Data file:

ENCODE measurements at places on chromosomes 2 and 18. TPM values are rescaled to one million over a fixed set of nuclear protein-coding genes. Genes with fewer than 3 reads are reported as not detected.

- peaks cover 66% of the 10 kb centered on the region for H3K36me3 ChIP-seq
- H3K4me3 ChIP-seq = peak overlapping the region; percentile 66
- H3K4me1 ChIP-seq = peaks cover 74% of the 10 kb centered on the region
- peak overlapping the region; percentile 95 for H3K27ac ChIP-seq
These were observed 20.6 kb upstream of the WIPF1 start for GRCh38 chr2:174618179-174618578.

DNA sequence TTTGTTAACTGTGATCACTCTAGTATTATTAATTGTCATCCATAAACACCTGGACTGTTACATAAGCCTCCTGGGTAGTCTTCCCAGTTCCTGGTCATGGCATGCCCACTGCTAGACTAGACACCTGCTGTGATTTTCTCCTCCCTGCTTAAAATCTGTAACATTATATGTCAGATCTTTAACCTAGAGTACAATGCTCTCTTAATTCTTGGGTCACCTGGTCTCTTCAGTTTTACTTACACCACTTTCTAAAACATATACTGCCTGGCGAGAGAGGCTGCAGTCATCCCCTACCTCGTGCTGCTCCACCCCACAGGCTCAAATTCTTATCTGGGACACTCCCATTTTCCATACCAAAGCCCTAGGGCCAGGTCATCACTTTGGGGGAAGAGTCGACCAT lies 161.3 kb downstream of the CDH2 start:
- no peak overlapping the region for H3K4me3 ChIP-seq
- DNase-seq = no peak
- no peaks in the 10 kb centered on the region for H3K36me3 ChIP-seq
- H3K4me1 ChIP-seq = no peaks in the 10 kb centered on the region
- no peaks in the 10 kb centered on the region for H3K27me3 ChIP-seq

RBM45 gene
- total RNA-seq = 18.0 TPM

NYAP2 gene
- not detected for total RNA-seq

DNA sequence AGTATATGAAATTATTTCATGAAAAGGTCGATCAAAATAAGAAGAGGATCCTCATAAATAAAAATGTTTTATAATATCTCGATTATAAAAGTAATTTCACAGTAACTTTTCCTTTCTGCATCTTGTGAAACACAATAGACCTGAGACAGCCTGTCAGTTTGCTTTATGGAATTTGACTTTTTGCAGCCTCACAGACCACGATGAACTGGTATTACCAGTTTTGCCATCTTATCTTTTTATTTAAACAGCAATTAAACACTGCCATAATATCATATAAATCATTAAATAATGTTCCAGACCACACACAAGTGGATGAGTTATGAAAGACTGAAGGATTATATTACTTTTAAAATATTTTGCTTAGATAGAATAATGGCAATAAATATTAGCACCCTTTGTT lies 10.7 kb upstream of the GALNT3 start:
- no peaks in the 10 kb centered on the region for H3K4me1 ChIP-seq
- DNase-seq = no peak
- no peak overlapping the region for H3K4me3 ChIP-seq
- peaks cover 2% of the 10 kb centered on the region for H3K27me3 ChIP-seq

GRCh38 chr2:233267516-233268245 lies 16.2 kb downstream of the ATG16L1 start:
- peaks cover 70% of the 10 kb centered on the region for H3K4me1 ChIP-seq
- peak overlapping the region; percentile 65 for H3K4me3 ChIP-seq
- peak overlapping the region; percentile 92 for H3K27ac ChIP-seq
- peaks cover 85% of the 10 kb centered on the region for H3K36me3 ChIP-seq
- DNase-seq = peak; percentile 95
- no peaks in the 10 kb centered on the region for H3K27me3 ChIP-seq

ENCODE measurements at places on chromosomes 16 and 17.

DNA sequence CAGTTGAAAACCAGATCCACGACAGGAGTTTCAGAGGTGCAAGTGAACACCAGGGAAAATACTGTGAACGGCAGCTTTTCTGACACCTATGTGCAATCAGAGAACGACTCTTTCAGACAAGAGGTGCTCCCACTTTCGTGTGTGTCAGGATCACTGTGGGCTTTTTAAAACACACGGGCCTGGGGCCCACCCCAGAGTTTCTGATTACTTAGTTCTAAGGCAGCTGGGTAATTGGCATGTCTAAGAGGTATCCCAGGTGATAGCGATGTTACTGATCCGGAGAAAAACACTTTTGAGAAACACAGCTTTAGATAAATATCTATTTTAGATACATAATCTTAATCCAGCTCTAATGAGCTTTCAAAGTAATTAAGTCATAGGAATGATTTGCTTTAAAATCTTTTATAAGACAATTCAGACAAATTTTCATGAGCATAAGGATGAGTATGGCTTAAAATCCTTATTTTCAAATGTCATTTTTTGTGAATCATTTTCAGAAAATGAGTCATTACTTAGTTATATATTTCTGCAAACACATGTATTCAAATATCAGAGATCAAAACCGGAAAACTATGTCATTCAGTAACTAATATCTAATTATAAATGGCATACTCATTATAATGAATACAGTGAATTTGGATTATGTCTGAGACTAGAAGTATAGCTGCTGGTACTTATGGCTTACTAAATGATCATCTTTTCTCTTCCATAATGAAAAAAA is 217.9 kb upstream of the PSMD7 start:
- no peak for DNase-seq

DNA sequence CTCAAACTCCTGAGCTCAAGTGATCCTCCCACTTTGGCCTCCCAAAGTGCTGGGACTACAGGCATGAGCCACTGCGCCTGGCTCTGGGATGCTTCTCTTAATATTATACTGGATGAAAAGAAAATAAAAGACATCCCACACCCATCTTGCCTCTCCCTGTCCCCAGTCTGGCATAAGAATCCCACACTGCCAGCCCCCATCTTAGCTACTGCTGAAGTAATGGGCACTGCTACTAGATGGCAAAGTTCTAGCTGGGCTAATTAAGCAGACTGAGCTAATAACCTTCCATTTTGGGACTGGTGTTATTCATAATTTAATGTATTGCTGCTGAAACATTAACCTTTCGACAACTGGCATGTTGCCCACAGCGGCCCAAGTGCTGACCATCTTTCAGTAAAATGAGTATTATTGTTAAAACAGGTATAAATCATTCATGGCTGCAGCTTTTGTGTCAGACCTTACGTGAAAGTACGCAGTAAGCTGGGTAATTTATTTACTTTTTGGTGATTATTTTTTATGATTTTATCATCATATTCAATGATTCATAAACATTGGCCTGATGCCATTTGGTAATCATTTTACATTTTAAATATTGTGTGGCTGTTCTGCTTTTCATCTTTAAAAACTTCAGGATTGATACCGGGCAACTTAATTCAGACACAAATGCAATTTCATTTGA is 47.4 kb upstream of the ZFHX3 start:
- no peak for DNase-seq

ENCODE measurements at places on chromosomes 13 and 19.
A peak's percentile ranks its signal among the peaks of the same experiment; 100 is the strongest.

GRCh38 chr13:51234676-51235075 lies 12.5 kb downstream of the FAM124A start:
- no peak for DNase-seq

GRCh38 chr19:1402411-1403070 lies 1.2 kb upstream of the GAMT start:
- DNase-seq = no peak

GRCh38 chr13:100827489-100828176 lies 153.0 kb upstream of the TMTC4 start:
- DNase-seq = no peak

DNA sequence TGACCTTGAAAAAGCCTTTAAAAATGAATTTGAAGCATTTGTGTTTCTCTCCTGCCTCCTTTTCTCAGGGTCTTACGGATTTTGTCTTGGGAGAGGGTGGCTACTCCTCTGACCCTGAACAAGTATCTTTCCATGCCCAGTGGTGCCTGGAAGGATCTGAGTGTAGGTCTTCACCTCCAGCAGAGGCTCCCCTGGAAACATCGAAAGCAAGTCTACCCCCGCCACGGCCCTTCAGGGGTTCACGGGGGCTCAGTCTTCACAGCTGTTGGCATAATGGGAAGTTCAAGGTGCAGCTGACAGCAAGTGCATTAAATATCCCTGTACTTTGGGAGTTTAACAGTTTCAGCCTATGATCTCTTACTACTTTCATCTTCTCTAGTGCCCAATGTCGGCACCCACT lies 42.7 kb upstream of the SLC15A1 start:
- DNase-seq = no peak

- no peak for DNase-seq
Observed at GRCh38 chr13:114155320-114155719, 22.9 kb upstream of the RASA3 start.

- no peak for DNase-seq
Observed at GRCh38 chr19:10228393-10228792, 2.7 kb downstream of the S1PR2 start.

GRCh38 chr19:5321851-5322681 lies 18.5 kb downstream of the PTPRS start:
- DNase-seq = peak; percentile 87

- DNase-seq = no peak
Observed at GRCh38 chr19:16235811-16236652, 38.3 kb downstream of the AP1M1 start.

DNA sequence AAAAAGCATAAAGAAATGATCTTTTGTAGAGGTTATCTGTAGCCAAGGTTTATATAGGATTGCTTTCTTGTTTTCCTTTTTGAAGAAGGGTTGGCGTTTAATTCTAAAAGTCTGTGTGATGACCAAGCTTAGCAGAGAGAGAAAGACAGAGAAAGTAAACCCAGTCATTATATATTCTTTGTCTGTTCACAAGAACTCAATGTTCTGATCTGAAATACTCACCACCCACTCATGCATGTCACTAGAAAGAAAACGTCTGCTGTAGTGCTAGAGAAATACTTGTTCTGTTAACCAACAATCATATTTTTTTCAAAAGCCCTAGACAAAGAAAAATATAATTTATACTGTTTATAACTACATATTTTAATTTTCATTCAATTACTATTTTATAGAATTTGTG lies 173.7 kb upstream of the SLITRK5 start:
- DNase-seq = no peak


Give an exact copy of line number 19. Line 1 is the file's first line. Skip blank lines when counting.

- DNase-seq = no peak